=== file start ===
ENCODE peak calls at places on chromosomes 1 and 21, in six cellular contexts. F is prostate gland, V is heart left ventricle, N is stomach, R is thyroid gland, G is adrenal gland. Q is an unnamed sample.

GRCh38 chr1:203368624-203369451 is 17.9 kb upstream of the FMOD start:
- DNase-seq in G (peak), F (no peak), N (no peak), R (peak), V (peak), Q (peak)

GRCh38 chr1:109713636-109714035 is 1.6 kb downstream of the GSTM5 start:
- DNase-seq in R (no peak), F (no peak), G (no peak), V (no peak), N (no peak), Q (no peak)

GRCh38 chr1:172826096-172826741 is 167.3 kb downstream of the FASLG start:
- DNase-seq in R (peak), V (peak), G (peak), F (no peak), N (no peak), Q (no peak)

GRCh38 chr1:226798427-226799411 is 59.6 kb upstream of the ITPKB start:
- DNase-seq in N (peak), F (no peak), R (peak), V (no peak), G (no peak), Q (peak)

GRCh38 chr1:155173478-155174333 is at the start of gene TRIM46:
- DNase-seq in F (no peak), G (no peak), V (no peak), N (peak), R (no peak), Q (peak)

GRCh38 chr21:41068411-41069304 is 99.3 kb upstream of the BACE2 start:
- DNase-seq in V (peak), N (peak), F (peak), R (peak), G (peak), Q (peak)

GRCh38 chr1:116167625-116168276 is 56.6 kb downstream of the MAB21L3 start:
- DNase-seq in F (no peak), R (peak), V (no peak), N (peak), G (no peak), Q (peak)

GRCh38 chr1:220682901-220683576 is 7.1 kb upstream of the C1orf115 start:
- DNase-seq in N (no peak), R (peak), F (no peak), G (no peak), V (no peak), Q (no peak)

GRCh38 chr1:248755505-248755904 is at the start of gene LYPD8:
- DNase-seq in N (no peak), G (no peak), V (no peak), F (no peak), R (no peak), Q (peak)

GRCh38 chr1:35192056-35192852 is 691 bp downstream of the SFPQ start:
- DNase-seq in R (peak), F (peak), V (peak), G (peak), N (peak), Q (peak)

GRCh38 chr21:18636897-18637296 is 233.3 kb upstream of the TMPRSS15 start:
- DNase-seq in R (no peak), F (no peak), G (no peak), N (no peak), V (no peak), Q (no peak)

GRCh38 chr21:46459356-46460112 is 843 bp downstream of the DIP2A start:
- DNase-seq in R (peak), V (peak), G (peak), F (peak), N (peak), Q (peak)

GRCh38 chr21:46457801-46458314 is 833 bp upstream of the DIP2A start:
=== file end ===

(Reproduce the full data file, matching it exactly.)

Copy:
ENCODE peak calls at places on chromosomes 1 and 21, in six cellular contexts. F is prostate gland, V is heart left ventricle, N is stomach, R is thyroid gland, G is adrenal gland. Q is an unnamed sample.

GRCh38 chr1:203368624-203369451 is 17.9 kb upstream of the FMOD start:
- DNase-seq in G (peak), F (no peak), N (no peak), R (peak), V (peak), Q (peak)

GRCh38 chr1:109713636-109714035 is 1.6 kb downstream of the GSTM5 start:
- DNase-seq in R (no peak), F (no peak), G (no peak), V (no peak), N (no peak), Q (no peak)

GRCh38 chr1:172826096-172826741 is 167.3 kb downstream of the FASLG start:
- DNase-seq in R (peak), V (peak), G (peak), F (no peak), N (no peak), Q (no peak)

GRCh38 chr1:226798427-226799411 is 59.6 kb upstream of the ITPKB start:
- DNase-seq in N (peak), F (no peak), R (peak), V (no peak), G (no peak), Q (peak)

GRCh38 chr1:155173478-155174333 is at the start of gene TRIM46:
- DNase-seq in F (no peak), G (no peak), V (no peak), N (peak), R (no peak), Q (peak)

GRCh38 chr21:41068411-41069304 is 99.3 kb upstream of the BACE2 start:
- DNase-seq in V (peak), N (peak), F (peak), R (peak), G (peak), Q (peak)

GRCh38 chr1:116167625-116168276 is 56.6 kb downstream of the MAB21L3 start:
- DNase-seq in F (no peak), R (peak), V (no peak), N (peak), G (no peak), Q (peak)

GRCh38 chr1:220682901-220683576 is 7.1 kb upstream of the C1orf115 start:
- DNase-seq in N (no peak), R (peak), F (no peak), G (no peak), V (no peak), Q (no peak)

GRCh38 chr1:248755505-248755904 is at the start of gene LYPD8:
- DNase-seq in N (no peak), G (no peak), V (no peak), F (no peak), R (no peak), Q (peak)

GRCh38 chr1:35192056-35192852 is 691 bp downstream of the SFPQ start:
- DNase-seq in R (peak), F (peak), V (peak), G (peak), N (peak), Q (peak)

GRCh38 chr21:18636897-18637296 is 233.3 kb upstream of the TMPRSS15 start:
- DNase-seq in R (no peak), F (no peak), G (no peak), N (no peak), V (no peak), Q (no peak)

GRCh38 chr21:46459356-46460112 is 843 bp downstream of the DIP2A start:
- DNase-seq in R (peak), V (peak), G (peak), F (peak), N (peak), Q (peak)

GRCh38 chr21:46457801-46458314 is 833 bp upstream of the DIP2A start: